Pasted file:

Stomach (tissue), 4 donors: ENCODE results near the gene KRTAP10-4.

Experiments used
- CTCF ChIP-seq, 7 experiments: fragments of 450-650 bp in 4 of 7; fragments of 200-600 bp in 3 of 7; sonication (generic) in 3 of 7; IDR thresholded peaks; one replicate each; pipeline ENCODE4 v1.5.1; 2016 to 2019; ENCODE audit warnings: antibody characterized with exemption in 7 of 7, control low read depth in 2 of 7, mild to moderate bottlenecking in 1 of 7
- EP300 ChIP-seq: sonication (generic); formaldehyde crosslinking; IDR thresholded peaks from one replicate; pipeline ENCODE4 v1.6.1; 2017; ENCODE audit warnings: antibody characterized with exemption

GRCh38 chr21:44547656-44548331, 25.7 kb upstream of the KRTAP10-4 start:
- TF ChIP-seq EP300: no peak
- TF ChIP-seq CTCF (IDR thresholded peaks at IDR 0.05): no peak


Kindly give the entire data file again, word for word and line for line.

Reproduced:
Stomach (tissue), 4 donors: ENCODE results near the gene KRTAP10-4.

Experiments used
- CTCF ChIP-seq, 7 experiments: fragments of 450-650 bp in 4 of 7; fragments of 200-600 bp in 3 of 7; sonication (generic) in 3 of 7; IDR thresholded peaks; one replicate each; pipeline ENCODE4 v1.5.1; 2016 to 2019; ENCODE audit warnings: antibody characterized with exemption in 7 of 7, control low read depth in 2 of 7, mild to moderate bottlenecking in 1 of 7
- EP300 ChIP-seq: sonication (generic); formaldehyde crosslinking; IDR thresholded peaks from one replicate; pipeline ENCODE4 v1.6.1; 2017; ENCODE audit warnings: antibody characterized with exemption

GRCh38 chr21:44547656-44548331, 25.7 kb upstream of the KRTAP10-4 start:
- TF ChIP-seq EP300: no peak
- TF ChIP-seq CTCF (IDR thresholded peaks at IDR 0.05): no peak